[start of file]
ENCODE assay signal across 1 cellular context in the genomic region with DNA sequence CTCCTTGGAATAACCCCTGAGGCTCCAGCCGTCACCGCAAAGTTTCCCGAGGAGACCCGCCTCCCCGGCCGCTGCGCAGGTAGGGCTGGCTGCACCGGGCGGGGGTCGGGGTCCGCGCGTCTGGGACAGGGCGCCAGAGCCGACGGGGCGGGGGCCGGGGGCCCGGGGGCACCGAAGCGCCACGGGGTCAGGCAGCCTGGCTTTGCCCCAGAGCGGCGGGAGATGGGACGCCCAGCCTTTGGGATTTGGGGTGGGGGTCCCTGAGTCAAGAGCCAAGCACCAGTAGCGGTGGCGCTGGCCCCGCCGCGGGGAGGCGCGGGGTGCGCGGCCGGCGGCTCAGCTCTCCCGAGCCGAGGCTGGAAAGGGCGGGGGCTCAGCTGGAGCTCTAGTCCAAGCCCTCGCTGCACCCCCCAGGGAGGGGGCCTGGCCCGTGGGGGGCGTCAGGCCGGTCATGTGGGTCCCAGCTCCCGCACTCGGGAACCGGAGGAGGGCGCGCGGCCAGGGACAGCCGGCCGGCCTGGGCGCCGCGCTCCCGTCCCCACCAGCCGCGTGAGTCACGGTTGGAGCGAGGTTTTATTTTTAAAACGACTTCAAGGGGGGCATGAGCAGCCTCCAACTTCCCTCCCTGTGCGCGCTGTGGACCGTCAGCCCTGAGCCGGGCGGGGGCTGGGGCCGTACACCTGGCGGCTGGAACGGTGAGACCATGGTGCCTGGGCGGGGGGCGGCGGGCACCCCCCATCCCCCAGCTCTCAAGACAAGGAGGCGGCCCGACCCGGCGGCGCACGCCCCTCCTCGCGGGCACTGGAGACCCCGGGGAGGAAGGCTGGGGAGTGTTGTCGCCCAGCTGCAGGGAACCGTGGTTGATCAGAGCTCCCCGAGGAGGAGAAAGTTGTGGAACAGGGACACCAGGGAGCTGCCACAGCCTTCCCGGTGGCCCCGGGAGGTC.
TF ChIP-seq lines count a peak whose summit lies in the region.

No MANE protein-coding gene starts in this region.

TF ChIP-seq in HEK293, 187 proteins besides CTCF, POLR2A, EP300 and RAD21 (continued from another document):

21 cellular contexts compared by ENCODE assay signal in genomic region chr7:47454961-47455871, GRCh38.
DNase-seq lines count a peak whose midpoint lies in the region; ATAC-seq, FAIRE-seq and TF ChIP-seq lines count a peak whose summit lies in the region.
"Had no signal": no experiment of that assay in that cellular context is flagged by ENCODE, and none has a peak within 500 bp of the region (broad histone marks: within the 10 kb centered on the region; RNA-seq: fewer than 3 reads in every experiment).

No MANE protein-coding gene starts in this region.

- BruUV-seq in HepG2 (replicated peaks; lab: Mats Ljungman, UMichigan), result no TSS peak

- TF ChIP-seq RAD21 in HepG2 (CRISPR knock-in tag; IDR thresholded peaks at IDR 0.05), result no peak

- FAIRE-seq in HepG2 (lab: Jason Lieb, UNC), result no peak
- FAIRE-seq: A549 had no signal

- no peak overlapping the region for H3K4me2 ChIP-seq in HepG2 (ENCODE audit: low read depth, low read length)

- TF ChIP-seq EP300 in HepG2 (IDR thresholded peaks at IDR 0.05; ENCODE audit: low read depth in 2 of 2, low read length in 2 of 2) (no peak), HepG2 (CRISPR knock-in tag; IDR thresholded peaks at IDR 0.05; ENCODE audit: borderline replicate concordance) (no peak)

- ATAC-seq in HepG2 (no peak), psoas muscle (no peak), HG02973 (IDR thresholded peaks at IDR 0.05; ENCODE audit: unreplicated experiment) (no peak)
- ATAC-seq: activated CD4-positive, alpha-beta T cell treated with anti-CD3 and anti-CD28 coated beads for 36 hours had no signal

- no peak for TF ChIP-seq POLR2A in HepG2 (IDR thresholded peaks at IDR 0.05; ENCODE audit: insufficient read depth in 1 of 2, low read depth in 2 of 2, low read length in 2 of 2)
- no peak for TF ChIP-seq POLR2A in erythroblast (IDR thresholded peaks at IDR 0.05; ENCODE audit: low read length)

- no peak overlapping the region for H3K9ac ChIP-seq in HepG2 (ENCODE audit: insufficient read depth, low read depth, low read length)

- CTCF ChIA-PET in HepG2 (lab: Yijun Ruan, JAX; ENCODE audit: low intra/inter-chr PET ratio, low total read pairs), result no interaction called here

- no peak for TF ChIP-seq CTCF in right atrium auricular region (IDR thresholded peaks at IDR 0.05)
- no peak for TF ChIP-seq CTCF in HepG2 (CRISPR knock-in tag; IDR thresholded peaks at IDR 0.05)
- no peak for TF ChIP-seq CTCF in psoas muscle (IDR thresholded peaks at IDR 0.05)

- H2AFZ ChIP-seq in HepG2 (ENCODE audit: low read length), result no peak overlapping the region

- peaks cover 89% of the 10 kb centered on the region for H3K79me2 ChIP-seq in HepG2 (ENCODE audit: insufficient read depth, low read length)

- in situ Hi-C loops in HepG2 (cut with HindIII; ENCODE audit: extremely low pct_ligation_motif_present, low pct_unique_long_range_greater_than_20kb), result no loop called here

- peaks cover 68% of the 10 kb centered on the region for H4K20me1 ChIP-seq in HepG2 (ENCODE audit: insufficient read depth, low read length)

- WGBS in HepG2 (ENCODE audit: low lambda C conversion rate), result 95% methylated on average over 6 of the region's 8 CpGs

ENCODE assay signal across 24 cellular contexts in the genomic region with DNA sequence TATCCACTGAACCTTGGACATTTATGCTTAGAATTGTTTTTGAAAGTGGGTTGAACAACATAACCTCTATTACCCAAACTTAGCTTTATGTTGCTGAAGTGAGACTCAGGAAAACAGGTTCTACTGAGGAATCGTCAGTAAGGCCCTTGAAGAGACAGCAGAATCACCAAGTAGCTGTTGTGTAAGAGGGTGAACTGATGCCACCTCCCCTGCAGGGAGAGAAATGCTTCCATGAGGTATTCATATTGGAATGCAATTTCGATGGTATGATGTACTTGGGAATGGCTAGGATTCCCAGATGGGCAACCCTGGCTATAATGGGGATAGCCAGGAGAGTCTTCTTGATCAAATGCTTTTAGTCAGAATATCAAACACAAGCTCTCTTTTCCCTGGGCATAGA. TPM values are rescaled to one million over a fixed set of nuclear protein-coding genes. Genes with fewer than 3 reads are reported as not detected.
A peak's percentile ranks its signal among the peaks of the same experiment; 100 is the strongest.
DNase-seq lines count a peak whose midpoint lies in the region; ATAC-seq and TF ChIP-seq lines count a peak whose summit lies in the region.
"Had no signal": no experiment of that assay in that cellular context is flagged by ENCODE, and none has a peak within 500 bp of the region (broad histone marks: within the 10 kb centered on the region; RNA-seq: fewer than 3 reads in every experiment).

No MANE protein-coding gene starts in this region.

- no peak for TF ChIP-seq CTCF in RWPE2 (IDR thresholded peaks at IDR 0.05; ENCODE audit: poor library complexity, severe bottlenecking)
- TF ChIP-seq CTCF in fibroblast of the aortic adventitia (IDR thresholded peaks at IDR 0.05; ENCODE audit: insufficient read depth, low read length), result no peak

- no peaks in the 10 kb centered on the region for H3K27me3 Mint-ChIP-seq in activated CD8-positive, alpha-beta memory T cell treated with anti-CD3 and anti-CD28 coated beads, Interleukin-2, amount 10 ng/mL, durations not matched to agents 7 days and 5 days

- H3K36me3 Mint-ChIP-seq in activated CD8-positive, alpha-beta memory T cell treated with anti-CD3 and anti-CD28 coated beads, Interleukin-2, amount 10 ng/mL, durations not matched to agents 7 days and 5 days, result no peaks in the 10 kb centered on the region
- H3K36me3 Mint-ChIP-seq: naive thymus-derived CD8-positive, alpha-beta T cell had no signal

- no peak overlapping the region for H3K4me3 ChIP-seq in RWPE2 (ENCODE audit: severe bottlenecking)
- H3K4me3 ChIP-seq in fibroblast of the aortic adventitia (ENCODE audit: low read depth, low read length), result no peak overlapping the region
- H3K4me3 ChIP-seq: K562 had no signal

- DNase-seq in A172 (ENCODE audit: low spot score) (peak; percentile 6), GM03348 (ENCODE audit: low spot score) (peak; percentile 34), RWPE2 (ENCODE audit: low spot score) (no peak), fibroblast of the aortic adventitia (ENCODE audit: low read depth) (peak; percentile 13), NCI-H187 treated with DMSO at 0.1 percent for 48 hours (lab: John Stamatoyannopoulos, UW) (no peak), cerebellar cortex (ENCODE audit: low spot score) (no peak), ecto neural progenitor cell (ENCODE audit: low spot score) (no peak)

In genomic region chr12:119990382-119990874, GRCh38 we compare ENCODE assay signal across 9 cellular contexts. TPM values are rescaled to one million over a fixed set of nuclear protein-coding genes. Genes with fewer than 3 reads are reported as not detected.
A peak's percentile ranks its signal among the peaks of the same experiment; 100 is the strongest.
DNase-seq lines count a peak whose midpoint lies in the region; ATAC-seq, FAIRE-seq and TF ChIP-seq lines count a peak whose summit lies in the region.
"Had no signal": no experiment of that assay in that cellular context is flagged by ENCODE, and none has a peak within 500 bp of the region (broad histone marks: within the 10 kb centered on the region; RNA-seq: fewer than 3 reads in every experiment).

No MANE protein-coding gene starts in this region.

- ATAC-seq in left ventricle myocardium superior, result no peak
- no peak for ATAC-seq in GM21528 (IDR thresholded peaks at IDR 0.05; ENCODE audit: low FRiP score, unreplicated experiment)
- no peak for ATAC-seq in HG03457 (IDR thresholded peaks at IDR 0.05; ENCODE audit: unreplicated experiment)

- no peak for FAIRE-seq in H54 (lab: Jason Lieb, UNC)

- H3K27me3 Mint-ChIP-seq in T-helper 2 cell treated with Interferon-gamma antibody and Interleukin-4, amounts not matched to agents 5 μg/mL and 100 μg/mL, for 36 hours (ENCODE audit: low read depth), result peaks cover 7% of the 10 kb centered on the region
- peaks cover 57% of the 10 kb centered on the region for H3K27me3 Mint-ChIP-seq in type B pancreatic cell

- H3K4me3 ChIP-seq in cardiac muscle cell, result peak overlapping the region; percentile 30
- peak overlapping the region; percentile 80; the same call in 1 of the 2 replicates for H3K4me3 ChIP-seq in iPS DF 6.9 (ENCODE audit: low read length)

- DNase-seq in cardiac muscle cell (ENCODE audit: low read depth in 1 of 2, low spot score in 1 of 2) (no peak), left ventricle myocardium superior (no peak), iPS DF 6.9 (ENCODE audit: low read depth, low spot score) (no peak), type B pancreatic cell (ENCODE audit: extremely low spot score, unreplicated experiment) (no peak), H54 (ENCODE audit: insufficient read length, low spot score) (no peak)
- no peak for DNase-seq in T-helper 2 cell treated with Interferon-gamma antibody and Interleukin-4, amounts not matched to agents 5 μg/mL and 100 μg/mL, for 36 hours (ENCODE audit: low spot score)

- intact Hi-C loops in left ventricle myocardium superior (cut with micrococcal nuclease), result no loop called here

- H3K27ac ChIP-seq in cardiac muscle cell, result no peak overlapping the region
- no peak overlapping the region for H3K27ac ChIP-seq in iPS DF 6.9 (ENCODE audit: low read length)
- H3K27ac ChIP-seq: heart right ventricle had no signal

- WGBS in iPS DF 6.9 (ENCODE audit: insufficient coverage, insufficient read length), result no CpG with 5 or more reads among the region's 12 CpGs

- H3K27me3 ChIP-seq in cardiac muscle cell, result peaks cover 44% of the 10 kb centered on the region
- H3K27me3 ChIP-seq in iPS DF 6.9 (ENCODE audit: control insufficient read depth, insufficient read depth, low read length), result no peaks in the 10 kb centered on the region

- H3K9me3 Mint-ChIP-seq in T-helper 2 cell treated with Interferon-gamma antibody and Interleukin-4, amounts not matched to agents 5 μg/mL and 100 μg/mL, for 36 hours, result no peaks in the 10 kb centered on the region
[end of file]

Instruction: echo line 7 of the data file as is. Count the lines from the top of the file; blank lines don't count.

"Had no signal": no experiment of that assay in that cellular context is flagged by ENCODE, and none has a peak within 500 bp of the region (broad histone marks: within the 10 kb centered on the region; RNA-seq: fewer than 3 reads in every experiment).